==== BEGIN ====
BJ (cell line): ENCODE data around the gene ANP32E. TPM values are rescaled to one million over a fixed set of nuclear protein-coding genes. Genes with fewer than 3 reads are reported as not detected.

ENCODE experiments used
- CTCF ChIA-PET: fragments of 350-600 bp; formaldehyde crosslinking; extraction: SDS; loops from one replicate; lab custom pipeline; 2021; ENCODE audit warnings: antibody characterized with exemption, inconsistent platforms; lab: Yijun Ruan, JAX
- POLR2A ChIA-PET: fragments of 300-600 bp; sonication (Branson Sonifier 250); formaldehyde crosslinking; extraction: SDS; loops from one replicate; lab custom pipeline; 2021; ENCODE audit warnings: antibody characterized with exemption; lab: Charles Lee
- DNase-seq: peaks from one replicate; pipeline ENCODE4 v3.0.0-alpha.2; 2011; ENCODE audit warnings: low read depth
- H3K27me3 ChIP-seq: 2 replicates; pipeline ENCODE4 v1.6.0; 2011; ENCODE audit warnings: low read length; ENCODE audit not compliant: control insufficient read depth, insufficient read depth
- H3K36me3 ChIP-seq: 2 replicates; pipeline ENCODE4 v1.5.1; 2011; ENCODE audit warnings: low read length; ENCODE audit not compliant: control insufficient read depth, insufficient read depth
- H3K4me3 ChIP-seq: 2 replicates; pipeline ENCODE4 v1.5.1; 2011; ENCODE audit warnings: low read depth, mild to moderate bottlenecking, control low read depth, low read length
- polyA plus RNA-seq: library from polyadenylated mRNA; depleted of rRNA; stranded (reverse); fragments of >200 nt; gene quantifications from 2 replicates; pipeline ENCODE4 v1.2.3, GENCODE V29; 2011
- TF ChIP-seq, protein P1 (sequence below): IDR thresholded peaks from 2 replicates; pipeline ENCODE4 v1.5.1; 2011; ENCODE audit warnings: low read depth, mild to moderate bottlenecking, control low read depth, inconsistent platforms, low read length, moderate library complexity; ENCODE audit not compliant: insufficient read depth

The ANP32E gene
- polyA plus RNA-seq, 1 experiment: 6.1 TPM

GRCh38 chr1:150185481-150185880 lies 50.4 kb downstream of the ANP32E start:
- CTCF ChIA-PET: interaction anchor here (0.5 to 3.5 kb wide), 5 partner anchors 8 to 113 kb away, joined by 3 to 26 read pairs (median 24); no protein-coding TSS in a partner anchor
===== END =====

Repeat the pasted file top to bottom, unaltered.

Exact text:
BJ (cell line): ENCODE data around the gene ANP32E. TPM values are rescaled to one million over a fixed set of nuclear protein-coding genes. Genes with fewer than 3 reads are reported as not detected.

ENCODE experiments used
- CTCF ChIA-PET: fragments of 350-600 bp; formaldehyde crosslinking; extraction: SDS; loops from one replicate; lab custom pipeline; 2021; ENCODE audit warnings: antibody characterized with exemption, inconsistent platforms; lab: Yijun Ruan, JAX
- POLR2A ChIA-PET: fragments of 300-600 bp; sonication (Branson Sonifier 250); formaldehyde crosslinking; extraction: SDS; loops from one replicate; lab custom pipeline; 2021; ENCODE audit warnings: antibody characterized with exemption; lab: Charles Lee
- DNase-seq: peaks from one replicate; pipeline ENCODE4 v3.0.0-alpha.2; 2011; ENCODE audit warnings: low read depth
- H3K27me3 ChIP-seq: 2 replicates; pipeline ENCODE4 v1.6.0; 2011; ENCODE audit warnings: low read length; ENCODE audit not compliant: control insufficient read depth, insufficient read depth
- H3K36me3 ChIP-seq: 2 replicates; pipeline ENCODE4 v1.5.1; 2011; ENCODE audit warnings: low read length; ENCODE audit not compliant: control insufficient read depth, insufficient read depth
- H3K4me3 ChIP-seq: 2 replicates; pipeline ENCODE4 v1.5.1; 2011; ENCODE audit warnings: low read depth, mild to moderate bottlenecking, control low read depth, low read length
- polyA plus RNA-seq: library from polyadenylated mRNA; depleted of rRNA; stranded (reverse); fragments of >200 nt; gene quantifications from 2 replicates; pipeline ENCODE4 v1.2.3, GENCODE V29; 2011
- TF ChIP-seq, protein P1 (sequence below): IDR thresholded peaks from 2 replicates; pipeline ENCODE4 v1.5.1; 2011; ENCODE audit warnings: low read depth, mild to moderate bottlenecking, control low read depth, inconsistent platforms, low read length, moderate library complexity; ENCODE audit not compliant: insufficient read depth

The ANP32E gene
- polyA plus RNA-seq, 1 experiment: 6.1 TPM

GRCh38 chr1:150185481-150185880 lies 50.4 kb downstream of the ANP32E start:
- CTCF ChIA-PET: interaction anchor here (0.5 to 3.5 kb wide), 5 partner anchors 8 to 113 kb away, joined by 3 to 26 read pairs (median 24); no protein-coding TSS in a partner anchor